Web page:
Whole PVA focus is on increasing production.
Dividend would be counterproductive -- actually downright dumb.
Keep your eye on the ball.
So Soros buys a bunch of PVA shares and then demands that the company sell itsel so that he can double his money.
If he was a truly "legendary" investor he would try to broker a deal that would serve everyone's interests. I think one potential favorable outcome would be to entice a major player to make a bid for PVA with the understanding that current PVA management would be in charge of a new shale E+P division for the major -- for which which PVA has proven to be a very good operator.
Until he does more than complain and demand, Soros is not showing us much.
The "old" options will be a combination of NE and PGN -- if you are called you will have to give up both stocks.
The "new" options will be separate for NE and PGN. You will be ab;e to buy or write options on the separate companies.
I sold covered calls on "Old" NE -- so I have keep both stocks until the options expire or I am called.
The PVA investor relations contact (Jim Dean) is very responsive to questions from shareholders.
I think PVA is know for keeping tight chokes on their wells, as opposed to EOG, which seems to take delight in reporting "monster" IPs.
Very good points.
Even if the contract is poorly written from the standpoint of LQDT, they can win compensation on the basis of fairness.
The general spirit of the law takes precedence and comes down on the side of fairness to all parties.
I'm not a lawyer but contracts are considered sacred.
If LQDT did not agree to this type of stoppage in the original contract wording, they will get paid for the loss. You can book it. (They have a strong equity claim to recoup losses at worst)
From what I have read here, LQDT agreed to a "request" from the DLA -- not an arbitrary order to stop the auctions.
If LQDT is going along with DLA, there has to be something in it for LQDT.
Stopping a contractual agreement that causes financial loss to one of the partners calls for a settlement to make good the loss. Unless DLA has reserved the right to do this, LQDT could be in for a nice payday down the line.
There is more to this than initially meets the eye.
LQDT is going along with this because they might have a shot at getting this thing re-bid.
There is always shorting of the common when a convert is issued.
To the posters who don't like actions of the current management, I would only remind you that it was this management that took the risk and went all in on the Eagle Ford. Maybe you would look more kindly on management if you had recognized the potential of what they were doing and bought the stock in the 4s, like some of us did.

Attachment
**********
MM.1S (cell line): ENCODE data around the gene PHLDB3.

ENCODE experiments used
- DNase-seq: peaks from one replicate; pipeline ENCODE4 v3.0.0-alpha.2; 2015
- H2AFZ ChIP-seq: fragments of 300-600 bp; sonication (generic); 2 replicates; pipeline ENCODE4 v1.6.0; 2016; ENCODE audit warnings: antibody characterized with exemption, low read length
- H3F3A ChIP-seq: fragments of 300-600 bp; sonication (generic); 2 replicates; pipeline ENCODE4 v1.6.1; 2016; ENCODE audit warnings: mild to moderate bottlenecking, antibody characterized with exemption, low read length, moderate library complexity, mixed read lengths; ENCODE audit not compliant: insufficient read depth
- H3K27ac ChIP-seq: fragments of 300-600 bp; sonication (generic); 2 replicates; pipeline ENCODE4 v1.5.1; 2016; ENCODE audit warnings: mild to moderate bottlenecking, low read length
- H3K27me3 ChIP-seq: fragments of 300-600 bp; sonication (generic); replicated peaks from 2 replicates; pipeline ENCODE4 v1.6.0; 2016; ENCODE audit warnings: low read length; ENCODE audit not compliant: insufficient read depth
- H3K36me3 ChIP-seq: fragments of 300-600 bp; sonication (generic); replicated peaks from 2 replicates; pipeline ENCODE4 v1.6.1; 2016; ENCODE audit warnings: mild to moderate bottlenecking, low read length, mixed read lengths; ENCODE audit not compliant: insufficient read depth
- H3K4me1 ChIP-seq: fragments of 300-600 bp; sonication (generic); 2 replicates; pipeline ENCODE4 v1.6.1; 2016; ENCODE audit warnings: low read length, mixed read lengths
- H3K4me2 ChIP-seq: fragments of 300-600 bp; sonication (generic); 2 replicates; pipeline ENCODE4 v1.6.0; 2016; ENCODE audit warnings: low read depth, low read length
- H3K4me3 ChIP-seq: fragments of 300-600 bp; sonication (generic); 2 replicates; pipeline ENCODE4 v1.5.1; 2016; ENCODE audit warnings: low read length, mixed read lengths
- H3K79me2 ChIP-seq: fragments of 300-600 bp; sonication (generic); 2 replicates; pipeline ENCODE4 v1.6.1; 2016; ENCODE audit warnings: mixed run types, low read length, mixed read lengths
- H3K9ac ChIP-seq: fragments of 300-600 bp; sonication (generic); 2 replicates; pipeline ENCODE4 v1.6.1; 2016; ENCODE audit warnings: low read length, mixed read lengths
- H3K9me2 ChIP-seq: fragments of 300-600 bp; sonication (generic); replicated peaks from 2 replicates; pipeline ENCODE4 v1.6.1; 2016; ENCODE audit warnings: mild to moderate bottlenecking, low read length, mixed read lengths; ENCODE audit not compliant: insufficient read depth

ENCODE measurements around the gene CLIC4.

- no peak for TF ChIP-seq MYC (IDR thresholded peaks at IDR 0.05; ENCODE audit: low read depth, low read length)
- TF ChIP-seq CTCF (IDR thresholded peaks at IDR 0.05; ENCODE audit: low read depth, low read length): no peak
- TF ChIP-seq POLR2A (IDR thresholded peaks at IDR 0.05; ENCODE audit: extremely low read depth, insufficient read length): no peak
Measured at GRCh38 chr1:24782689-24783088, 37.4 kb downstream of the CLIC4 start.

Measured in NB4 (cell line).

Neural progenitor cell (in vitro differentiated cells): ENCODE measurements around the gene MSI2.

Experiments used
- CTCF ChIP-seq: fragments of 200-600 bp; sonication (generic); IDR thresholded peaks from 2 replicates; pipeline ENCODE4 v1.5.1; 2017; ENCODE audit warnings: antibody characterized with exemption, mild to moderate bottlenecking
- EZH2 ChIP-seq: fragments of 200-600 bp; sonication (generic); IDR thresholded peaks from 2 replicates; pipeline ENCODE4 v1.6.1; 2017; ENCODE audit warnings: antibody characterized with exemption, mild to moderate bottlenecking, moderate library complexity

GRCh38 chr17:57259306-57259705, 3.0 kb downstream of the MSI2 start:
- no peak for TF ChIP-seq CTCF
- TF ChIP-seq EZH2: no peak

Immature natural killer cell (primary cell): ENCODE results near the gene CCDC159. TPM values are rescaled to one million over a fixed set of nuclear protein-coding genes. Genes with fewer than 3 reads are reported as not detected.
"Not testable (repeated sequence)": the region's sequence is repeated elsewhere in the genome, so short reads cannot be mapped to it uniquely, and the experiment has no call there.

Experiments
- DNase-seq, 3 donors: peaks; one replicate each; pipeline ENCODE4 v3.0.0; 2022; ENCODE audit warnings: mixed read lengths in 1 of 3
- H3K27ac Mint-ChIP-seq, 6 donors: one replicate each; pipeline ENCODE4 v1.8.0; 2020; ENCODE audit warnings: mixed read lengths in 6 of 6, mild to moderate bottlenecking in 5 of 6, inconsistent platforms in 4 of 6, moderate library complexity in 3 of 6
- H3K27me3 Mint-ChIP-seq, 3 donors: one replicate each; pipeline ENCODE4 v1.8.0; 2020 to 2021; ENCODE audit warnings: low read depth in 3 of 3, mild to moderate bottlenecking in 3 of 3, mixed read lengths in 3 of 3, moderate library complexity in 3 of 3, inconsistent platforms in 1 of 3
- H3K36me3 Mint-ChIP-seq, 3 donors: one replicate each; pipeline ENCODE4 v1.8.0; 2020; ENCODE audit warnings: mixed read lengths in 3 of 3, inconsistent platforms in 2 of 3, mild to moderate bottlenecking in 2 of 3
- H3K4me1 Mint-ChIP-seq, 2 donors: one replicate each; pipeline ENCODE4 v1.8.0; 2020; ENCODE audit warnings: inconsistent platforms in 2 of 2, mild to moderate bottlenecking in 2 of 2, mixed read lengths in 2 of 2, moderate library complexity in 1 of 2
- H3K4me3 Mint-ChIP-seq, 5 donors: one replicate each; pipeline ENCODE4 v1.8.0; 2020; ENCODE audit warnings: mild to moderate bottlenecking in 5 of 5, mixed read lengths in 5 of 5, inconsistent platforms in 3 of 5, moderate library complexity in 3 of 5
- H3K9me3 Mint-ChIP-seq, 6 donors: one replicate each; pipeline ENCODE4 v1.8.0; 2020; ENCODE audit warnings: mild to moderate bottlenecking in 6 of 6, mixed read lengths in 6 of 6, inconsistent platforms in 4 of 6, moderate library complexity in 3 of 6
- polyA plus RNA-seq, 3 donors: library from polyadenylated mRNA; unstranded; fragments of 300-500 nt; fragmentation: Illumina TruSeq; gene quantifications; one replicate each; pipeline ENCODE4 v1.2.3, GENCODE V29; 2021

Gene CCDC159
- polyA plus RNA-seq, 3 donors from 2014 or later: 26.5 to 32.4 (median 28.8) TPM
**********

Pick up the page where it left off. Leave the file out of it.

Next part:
If I had accomplished what this management team has accomplished I would also want to be rewarded.
What did Soros do but wait until the production was skyrocketing and then make demands on management -- throwing his weight around.
When I look back at the moves this management has made in the last few years I don't see many missteps.
Gene therapy moving ahead at breakneck speed -- won't be that long until cures are here.
David Guyer, CEO of OPHT, just came on the board of AGTC this am.
OPHT, REGN telling you where the future lies.
AGTC now has alliance with Sigma-Aldrich to make AAV gene therapy more available to the research community.
People want to invest in disruptive technologies -- not primitive stopgaps.
Something like shale, maybe, but not exactly shale.
(Your question exceeds my level of knowledge of jurassic sedimentary formations)
REGN -- which has by far the best science — has made an important partnership with Avalanche and is now looking at CURES for retinal diseases. Therapies that treat retinal diseases as chronic are soon going to be yesterday's news. Look at a company like AGTC, which I believe has never even been mentioned here.
Retinal diseases are among the most genetically related of all human diseases. As REGN and AGTC have now indicated, gene replacement will be the real long-term CURE for retinal diseases. Everything else will be interim therapy if you are seeking a longer-term perspective.
The most knowledgeable venture capitalists are only interested in CURES at this point. So place your bets carefully of you might be backing a dying horse.
I started wondering about Livermore when he started to go on the REGN message board warning REGN shareholders that they were doomed. Seemed a bit much for a professional guy.